The committee of councillors who’ve spent years trying, and failing, to get a single streetlight put up have now found themselves outwitted by a wall.
The Cambridge West Central Area Committee on the 21st of June 2011 declared it “impossible” to get the weed ridden, crumbling, wall on Round Church Street in the centre of Cambridge fixed and decided to strike it from their to-do list despite no action having been taken. Cllr Colin Rosenstiel was the only councillor to object to this lack of resolve and competence; he asked his colleagues what what they were doing as councillors if they couldn’t get something so simple sorted out.
Council officer Andrew Preston had told councillors that a project to sort the wall out was “unachievable”.
Cllrs Hipkin and Kightley accepted the officer’s statement and were keen that no further time be spent debating what they considered the impossible.
Cllr Rosensteil said that as the City Council had built the wall; while creating Round Church Street it had some degree of moral responsibility to sort it out, even though it is currently not owned by the council.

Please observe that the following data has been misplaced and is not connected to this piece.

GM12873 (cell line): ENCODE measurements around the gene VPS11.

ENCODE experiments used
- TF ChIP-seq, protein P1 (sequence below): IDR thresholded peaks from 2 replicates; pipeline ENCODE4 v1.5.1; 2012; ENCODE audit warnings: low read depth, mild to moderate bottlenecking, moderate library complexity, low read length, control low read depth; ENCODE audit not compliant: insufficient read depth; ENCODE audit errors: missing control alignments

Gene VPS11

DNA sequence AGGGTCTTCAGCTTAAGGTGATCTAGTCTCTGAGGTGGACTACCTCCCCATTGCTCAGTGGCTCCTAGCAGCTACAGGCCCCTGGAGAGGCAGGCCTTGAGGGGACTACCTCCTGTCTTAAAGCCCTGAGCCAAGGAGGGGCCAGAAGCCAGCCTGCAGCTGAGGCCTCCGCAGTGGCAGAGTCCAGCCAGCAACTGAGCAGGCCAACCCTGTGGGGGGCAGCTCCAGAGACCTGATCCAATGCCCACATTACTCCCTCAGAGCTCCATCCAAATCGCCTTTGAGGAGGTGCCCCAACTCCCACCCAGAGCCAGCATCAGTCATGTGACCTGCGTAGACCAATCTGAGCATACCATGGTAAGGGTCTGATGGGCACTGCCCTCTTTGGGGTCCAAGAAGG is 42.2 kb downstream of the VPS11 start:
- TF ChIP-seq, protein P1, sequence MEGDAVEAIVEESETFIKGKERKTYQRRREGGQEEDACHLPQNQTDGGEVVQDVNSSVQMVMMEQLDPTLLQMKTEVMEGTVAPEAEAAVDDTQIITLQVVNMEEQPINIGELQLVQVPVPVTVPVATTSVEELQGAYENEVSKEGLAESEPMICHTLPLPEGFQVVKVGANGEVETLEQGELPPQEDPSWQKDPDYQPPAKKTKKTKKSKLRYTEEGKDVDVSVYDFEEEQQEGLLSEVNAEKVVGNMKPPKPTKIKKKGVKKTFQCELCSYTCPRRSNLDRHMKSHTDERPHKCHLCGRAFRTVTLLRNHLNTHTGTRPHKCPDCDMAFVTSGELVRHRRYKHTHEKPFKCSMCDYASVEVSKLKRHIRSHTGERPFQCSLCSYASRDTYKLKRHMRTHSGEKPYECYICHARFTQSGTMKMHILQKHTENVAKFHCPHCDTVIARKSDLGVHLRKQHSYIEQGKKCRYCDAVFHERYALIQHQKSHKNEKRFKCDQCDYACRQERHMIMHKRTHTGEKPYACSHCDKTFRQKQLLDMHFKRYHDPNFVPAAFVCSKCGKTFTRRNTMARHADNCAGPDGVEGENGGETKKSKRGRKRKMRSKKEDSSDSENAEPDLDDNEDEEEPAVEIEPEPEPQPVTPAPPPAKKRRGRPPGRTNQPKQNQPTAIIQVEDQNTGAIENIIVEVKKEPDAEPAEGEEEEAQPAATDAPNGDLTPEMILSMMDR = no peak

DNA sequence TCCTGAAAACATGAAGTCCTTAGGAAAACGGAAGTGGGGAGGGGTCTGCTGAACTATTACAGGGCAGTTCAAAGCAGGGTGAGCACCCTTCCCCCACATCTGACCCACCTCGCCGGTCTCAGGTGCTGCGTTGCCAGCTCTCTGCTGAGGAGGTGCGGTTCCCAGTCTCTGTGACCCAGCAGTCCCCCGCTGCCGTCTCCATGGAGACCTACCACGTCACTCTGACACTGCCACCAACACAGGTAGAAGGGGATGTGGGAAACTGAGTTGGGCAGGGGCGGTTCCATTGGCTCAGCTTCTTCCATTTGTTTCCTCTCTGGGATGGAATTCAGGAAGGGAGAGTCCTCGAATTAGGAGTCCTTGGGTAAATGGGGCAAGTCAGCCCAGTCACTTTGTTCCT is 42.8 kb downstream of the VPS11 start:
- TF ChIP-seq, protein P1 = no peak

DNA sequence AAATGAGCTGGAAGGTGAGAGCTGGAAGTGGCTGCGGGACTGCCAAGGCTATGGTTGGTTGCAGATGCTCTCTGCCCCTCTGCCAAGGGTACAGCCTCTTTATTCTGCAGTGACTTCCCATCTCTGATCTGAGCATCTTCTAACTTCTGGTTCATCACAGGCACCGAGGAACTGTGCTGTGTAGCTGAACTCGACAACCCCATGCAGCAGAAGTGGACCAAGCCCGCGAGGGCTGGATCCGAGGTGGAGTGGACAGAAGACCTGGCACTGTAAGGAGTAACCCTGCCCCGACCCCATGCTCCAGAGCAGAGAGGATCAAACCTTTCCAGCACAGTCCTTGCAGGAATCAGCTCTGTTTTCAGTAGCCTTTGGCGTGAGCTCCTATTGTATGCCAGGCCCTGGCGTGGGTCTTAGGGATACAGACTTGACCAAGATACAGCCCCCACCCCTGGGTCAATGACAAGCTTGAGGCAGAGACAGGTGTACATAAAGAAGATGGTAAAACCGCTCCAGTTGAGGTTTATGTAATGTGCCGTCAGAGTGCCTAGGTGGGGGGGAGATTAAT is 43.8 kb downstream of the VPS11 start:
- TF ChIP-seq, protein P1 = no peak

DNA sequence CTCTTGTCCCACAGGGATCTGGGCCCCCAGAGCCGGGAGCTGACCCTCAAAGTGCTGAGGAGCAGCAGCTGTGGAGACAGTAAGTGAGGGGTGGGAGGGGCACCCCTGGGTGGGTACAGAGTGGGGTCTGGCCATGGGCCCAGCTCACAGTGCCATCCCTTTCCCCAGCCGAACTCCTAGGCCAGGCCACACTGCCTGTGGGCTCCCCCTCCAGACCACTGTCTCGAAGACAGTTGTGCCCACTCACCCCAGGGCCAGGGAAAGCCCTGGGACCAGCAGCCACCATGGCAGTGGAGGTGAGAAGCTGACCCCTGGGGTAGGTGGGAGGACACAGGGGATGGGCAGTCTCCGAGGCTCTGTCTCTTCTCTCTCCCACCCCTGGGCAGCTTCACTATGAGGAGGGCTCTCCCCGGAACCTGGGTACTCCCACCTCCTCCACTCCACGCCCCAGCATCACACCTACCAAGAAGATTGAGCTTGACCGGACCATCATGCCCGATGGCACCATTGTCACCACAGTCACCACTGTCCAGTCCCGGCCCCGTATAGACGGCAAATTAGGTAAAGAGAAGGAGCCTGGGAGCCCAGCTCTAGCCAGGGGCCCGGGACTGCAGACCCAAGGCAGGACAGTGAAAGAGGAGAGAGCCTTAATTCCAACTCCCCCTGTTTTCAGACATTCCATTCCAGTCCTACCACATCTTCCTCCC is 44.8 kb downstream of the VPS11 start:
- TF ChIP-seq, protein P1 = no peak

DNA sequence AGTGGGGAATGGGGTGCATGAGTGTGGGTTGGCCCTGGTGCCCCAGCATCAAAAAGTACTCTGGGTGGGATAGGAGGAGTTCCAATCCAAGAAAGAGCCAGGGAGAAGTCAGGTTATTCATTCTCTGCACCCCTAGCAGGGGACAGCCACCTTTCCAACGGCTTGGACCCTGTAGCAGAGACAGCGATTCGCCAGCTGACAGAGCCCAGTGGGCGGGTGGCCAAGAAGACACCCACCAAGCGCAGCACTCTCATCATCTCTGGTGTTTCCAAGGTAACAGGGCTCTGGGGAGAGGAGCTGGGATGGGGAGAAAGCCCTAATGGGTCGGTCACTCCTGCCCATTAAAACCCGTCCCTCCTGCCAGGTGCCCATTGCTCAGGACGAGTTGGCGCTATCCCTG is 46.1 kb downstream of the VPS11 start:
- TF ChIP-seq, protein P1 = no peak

The section about the wall in the officer’s report to the committee states:
This scheme to improve the appearance of this privately owned wall is proving difficult to progress. The owners of the wall have not shown interest in carrying out any work. The wall is assumed to be structural and, as it is privately owned, would require a legal agreement with the owner before any work could be carried out, for which the City Council would be liable. Due to the considerable amount of time legal agreements take to resolve and the risks associated with the proposed work, it is recommended that the funds currently allocated to this scheme be diverted elsewhere.,
It appears to me that councillors have not considered the council’s powers given to it by sections 215-217 of the Town and Country Planning Act 1990 these provisions, titled, “Land Adversely Affecting Amenity of Neighbourhood” are designed to cope with exactly this type of situation and are used by councils elsewhere in the country to deal with things like this.
I think these powers need to be used sparingly; but I’d rather they be used than the council simply spending public money to make the necessary improvements – which is Cambridge City Council’s preferred way of operating and one I have used the public speaking slot at the North Area Committee to speak against.